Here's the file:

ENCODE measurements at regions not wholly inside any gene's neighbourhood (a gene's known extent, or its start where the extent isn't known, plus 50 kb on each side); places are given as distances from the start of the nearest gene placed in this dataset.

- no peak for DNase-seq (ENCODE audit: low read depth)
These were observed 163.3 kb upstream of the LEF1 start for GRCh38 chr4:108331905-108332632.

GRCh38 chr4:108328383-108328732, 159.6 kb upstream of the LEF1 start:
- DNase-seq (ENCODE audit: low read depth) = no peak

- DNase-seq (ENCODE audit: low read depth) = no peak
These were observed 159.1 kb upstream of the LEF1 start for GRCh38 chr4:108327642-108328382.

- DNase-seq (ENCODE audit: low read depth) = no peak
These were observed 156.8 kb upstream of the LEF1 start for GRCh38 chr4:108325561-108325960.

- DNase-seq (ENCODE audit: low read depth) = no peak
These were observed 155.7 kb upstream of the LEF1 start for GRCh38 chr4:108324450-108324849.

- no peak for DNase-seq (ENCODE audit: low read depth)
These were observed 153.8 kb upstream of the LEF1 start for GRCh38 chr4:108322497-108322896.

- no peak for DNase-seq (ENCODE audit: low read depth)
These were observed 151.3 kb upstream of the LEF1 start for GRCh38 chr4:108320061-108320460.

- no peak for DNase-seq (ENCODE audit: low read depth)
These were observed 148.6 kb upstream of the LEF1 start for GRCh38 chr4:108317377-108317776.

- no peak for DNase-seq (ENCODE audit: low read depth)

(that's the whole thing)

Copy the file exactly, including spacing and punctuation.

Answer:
ENCODE measurements at regions not wholly inside any gene's neighbourhood (a gene's known extent, or its start where the extent isn't known, plus 50 kb on each side); places are given as distances from the start of the nearest gene placed in this dataset.

- no peak for DNase-seq (ENCODE audit: low read depth)
These were observed 163.3 kb upstream of the LEF1 start for GRCh38 chr4:108331905-108332632.

GRCh38 chr4:108328383-108328732, 159.6 kb upstream of the LEF1 start:
- DNase-seq (ENCODE audit: low read depth) = no peak

- DNase-seq (ENCODE audit: low read depth) = no peak
These were observed 159.1 kb upstream of the LEF1 start for GRCh38 chr4:108327642-108328382.

- DNase-seq (ENCODE audit: low read depth) = no peak
These were observed 156.8 kb upstream of the LEF1 start for GRCh38 chr4:108325561-108325960.

- DNase-seq (ENCODE audit: low read depth) = no peak
These were observed 155.7 kb upstream of the LEF1 start for GRCh38 chr4:108324450-108324849.

- no peak for DNase-seq (ENCODE audit: low read depth)
These were observed 153.8 kb upstream of the LEF1 start for GRCh38 chr4:108322497-108322896.

- no peak for DNase-seq (ENCODE audit: low read depth)
These were observed 151.3 kb upstream of the LEF1 start for GRCh38 chr4:108320061-108320460.

- no peak for DNase-seq (ENCODE audit: low read depth)
These were observed 148.6 kb upstream of the LEF1 start for GRCh38 chr4:108317377-108317776.

- no peak for DNase-seq (ENCODE audit: low read depth)